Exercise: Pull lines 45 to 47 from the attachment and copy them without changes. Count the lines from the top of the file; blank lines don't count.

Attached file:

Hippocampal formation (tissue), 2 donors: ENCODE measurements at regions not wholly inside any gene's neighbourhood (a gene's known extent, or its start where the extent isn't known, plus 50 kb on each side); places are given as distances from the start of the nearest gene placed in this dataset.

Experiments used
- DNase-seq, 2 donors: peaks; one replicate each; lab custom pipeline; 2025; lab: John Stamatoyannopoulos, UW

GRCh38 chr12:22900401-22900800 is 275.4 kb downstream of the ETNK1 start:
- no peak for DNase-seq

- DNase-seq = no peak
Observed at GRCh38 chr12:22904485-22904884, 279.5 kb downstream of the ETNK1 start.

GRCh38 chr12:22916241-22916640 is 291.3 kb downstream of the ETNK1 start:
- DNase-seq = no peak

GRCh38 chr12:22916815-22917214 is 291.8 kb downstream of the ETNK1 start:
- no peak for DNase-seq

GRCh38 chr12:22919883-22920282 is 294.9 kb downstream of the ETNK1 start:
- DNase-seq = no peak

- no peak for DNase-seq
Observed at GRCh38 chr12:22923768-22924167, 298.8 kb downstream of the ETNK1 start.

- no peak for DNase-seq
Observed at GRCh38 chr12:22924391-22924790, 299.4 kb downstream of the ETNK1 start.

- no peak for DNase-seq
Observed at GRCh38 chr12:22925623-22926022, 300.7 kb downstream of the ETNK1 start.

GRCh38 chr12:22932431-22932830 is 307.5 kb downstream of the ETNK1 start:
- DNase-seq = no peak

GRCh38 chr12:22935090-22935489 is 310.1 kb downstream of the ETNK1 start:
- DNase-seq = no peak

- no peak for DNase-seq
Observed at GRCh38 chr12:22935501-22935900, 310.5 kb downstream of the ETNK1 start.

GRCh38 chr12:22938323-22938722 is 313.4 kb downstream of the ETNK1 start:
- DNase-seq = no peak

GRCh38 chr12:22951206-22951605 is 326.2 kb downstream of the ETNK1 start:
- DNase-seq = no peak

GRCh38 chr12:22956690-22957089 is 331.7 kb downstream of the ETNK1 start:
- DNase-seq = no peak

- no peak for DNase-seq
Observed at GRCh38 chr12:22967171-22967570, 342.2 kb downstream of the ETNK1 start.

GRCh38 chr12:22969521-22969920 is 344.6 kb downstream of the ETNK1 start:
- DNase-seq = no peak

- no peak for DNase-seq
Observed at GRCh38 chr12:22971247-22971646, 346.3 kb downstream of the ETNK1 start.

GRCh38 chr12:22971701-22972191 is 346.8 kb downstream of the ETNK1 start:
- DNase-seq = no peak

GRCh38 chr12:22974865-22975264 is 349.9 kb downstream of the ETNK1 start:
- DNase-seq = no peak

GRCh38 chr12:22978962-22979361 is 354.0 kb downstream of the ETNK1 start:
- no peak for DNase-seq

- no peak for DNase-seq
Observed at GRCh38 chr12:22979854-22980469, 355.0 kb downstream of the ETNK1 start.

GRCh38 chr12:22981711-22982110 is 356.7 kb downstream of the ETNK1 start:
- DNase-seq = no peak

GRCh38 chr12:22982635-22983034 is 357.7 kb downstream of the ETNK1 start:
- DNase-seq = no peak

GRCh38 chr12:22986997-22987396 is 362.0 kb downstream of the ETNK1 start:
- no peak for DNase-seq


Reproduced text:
Observed at GRCh38 chr12:22979854-22980469, 355.0 kb downstream of the ETNK1 start.

GRCh38 chr12:22981711-22982110 is 356.7 kb downstream of the ETNK1 start:
- DNase-seq = no peak